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If steroids are r Babies develop eczema predominantly on the face and appliedunderwetwrapsthedose/potencymustbede- head buy ventolin 100 mcg fast delivery asthma treatment in toddlers; this may resolve or progress by 18 months to the creased as increased absorption may result in systemic childhood/adult pattern 100 mcg ventolin sale asthma symptoms night. Complications r Topical tacrolimus, an immunosuppressant, is being Staphylococcus aureus is found on the skin of 90%, which increasingly used in children prior to the use of high- may result in acute infection (impetigenised eczema). Itappearssafeandeffective;however, Primary infection with herpes simplex may give a very the long-term risks are unknown, as it is a relatively severe reaction known as eczema herpeticum, which in new preparation. Pimecrolimus is under study as a the young may cause dehydration and is life-threatening. Prognosis Eczemahasafluctuatingcoursewithapproximately50% Management resolving by 18 months, and few have problems beyond There is no curative treatment. In ba- bies it may be appropriate to either test for cow’s milk allergy or to perform a therapeutic trial with a cow’s Contact dermatitis milk protein free formula. Definition r Generalised dry skin (xerosis) requires regular fre- Contact dermatitis is an allergic or irritant-induced der- quent use of emollient moisturisers especially af- matitis arising from direct skin exposure to a substance. Cream preparations are water based with emulsifiers and preservatives and they tend Age todrytheskin. A balance has to be struck between application of sufficient grease and cosmetic satisfaction. Geography The lowest potency that is effective should be used Exposure is most common in the home or industrially and higher potency reserved for resistant cases. Chapter 9: Scaly lesions 387 Aetiology/pathophysiology commonest areas affected are the eyebrows and around r Irritant contact dermatitis (80%) is caused by over- the eyes extending into the scalp. In babies a Oncetheepidermalbarrierisdamagedasecondaryin- widespread lesion of the scalp (cradle cap) is seen, and flammatory response occurs. Psoriasis Definition Clinical features Psoriasisisachronic,non-infectious,inflammatorycon- Contact dermatitis often affects the hands or face. Le- dition of the skin, characterised by well-demarcated ery- sions may also affect the legs of patients with chronic thematous patches and silvery scaly plaques. Management Age The allergens can be identified by patch testing (see page Peak of onset in teens and early 20s and late onset 55–60 467) and avoided. Seborrhoeic The aetiology is not fully understood but genetic en- dermatitis is a chronic scaly inflammatory eruption af- vironmental and immunological components are sug- fecting areas rich in sebaceous glands. There is concor- rum ovale,ayeast that colonises the skin of patients with dance in monozygotic twins and a suggestion of genes seborrhoeic dermatitis; however, it is unclear if this is the located within the major histocompatibility complex cause or effect of the condition. The lesions appear pinkish due to mild erythema and r There is a suggestion of environmental components. The Group A streptococcal sore throat can lead to guttate 388 Chapter 9: Dermatology and soft tissues psoriasis, psoriatic lesions occur at sites of trauma a thin or absent granular layer. Dilated capillaries are and damage (the Koebner phenomenon) and certain¨ seen in the oedematous papillary dermis. Management Psoriasis is a chronic disorder that is managed rather Pathophysiology than cured. Treatments are chosen on the basis of dis- The epidermis is thickened with increased epidermal ease pattern and severity, patient preference and clinical stem cells and keratinocytes. There is a thick silvery scale, which when lifted off char- is a risk of rebound psoriasis on stopping treatment. These treatments are tiple small psoriatic lesions on the trunk often in a expensive and increase the risk of skin cancer. An al- child or young adult with no previous history of pso- ternative may be the use of a high-energy laser that riasis. There is acute onset of diffuse retinoids all of which have systemic toxicity requiring erythema and scaling with sheets of superficial non- monitoring. If the entire skin is affected, it is termed erythrodermic (the von Zumbusch variant). Prognosis This may be associated with systemic upset (malaise, Psoriasis is a lifelong disease with variability in severity fever, diarrhoea) and is potentially life-threatening. Localised forms of pustular psoriasis also occur, such as palmoplantar pustulosis.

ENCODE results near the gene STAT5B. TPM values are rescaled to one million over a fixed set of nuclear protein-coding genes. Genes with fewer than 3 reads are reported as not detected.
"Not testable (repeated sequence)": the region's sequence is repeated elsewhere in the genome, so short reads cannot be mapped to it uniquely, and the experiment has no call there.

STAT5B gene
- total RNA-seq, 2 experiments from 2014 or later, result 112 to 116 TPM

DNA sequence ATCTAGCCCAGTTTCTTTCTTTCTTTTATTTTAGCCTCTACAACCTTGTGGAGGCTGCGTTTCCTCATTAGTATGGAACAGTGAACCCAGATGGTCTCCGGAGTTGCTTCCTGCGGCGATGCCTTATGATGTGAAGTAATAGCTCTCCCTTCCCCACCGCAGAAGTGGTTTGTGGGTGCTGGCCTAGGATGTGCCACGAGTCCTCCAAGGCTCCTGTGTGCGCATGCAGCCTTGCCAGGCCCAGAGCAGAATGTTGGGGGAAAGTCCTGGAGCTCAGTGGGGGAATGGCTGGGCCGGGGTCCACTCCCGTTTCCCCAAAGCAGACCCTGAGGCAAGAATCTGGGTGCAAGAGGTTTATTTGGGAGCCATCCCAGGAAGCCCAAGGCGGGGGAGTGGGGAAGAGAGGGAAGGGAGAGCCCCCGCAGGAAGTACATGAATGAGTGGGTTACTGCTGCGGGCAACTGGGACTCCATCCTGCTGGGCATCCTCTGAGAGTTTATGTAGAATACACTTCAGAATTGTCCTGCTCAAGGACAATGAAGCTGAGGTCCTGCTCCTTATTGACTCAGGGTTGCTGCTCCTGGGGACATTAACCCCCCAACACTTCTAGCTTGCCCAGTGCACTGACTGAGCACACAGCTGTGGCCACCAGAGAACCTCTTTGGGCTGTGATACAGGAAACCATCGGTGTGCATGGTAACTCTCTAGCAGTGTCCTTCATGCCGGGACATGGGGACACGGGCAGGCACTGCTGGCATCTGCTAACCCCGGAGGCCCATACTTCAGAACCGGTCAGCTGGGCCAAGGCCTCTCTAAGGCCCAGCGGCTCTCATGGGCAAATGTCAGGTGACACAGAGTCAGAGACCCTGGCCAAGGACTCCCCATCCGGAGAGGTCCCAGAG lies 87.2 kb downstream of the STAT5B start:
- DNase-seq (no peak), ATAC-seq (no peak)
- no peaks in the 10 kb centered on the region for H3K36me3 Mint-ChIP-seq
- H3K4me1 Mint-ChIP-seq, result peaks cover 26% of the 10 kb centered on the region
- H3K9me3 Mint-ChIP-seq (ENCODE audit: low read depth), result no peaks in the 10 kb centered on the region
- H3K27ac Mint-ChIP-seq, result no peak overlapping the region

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Recent studies have examined the issue of lifetime cumulative effective doses received by patients attending hospital with gastrointestinal disorders and have shown potential for substantial radiation exposures from gastrointestinal imaging effective ventolin 100 mcg asthma treatment 1 year old, especially in small groups of patients with chronic gastrointestinal disorders such as Crohn’s disease cheap ventolin 100mcg with mastercard asthma definition eloquent. In these patients, radiation dose optimization is necessary and should follow the principles of justification, optimization and limitation. Currently, there are increasing numbers of medical specialists using fluoroscopy outside imaging departments and the use of fluoroscopy is currently greater than at any time in the past. This is partly explained by lack of education and training in radiation protection in this setting, and can result in increased radiation risk to patients and staff. Radiation protection and fluoroscopy facilities separate from radiology departments The extent of the problem with radiation protection in endoscopy suites can vary greatly from one jurisdiction to another [1, 2]. In some countries, there is no database of fluoroscopic equipment located outside radiology departments. As a result, staff in endoscopy suites need enhanced radiation protection education and need to routinely utilize radiation protection tools (e. There is huge variation, between institutions and between countries, in the level of involvement of radiologists and medical physicists in radiation protection for endoscopic procedures. Potential risk areas In some hospitals and in some jurisdictions, there may be a lack of radiation protection culture, with a paucity of patient and staff dose monitoring [1, 2]. There may be poor quality control of fluoroscopic equipment with risk for incidental accidental high exposures or routine overexposures affecting patients and staff. Poor radiation shielding, including lead flaps and poor maintenance of radiation protection equipment, can also be associated with additional risks. Radiation dose to patients in endoscopic procedures Shielding systems to protect staff should be optimized to reduce dose, but must not interfere with performance of clinical tasks. Scheduled periodic testing of fluoroscopic equipment can provide confidence in equipment safety [1, 2]. Equipment factors — Under-couch tubes reduce scattered radiation and exposure to operators, staff and patients. Image hold and image capture options also represent very important features of modern fluoroscopy which can reduce dose and should be used where feasible. Procedure related factors There are many important steps which can be taken to reduce radiation exposure, including the careful use of collimation to reduce area of exposure, limiting the number of radiographic images, using magnification only when really necessary and avoiding steep angulations of the X ray tube [1, 2]. The X ray tube should be as far as possible and image receptor as close as possible to the patient. In addition, the radiation field should be limited carefully to the parts of the body being investigated. Staff doses at endoscopic retrograde cholangiopancreatography Average effective doses of 2–70 μSv per procedure have been reported for endoscopists wearing a lead apron [1, 2]. Lead aprons provide protection; however, there can be substantial doses to unshielded parts such as the fingers and eyes. Use of ceiling mounted shielding, and lead rubber flaps mounted on pedestals that are mobile, should be mandatory and staff should be educated in how to use them effectively. Procedures performed by highly experienced and trained staff usually result in much lower patient and staff exposures — every 10 years of experience has been reported to be associated with 20% reduced fluoroscopy time. There has been continued high utilization of plain radiographs, in spite of the fact that other studies have questioned the diagnostic value of these studies and their ability to influence patient management [3]. Small groups of patients (and especially subgroups of Crohn’s patients) can be exposed to substantial cumulative effective doses of ionizing radiation [3]. In addition, limiting the use of plain abdominal radiography in Crohn’s disease and other chronic gastrointestinal disorders should be considered, as performance of these studies usually has little impact on patient management. There is, therefore, a fine balance between reducing radiation exposure and maintaining sufficient image quality to ensure accurate detection of pathology. Each of these systems has different specifications and operates somewhat differently. Iterative reconstruction is a method which models photon statistics and, thus, extracts noise in the final image. Patient dose tracking Radiation dose tracking is a new development, which has recently been made available by the industry [14].